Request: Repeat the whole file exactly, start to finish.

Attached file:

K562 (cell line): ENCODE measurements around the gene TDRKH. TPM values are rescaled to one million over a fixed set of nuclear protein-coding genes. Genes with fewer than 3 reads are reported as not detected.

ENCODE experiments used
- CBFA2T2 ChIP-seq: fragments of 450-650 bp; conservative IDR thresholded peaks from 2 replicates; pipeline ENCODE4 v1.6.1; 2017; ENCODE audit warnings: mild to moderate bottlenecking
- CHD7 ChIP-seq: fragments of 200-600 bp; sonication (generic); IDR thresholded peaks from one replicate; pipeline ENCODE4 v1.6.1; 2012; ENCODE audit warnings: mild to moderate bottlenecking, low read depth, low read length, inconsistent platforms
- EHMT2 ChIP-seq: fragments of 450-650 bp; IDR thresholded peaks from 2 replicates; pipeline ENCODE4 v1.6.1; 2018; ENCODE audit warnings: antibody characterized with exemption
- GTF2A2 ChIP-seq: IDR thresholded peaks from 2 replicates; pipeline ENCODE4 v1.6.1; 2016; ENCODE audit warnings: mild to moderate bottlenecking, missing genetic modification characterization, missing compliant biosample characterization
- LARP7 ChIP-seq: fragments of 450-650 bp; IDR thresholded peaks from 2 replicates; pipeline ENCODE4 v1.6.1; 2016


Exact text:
K562 (cell line): ENCODE measurements around the gene TDRKH. TPM values are rescaled to one million over a fixed set of nuclear protein-coding genes. Genes with fewer than 3 reads are reported as not detected.

ENCODE experiments used
- CBFA2T2 ChIP-seq: fragments of 450-650 bp; conservative IDR thresholded peaks from 2 replicates; pipeline ENCODE4 v1.6.1; 2017; ENCODE audit warnings: mild to moderate bottlenecking
- CHD7 ChIP-seq: fragments of 200-600 bp; sonication (generic); IDR thresholded peaks from one replicate; pipeline ENCODE4 v1.6.1; 2012; ENCODE audit warnings: mild to moderate bottlenecking, low read depth, low read length, inconsistent platforms
- EHMT2 ChIP-seq: fragments of 450-650 bp; IDR thresholded peaks from 2 replicates; pipeline ENCODE4 v1.6.1; 2018; ENCODE audit warnings: antibody characterized with exemption
- GTF2A2 ChIP-seq: IDR thresholded peaks from 2 replicates; pipeline ENCODE4 v1.6.1; 2016; ENCODE audit warnings: mild to moderate bottlenecking, missing genetic modification characterization, missing compliant biosample characterization
- LARP7 ChIP-seq: fragments of 450-650 bp; IDR thresholded peaks from 2 replicates; pipeline ENCODE4 v1.6.1; 2016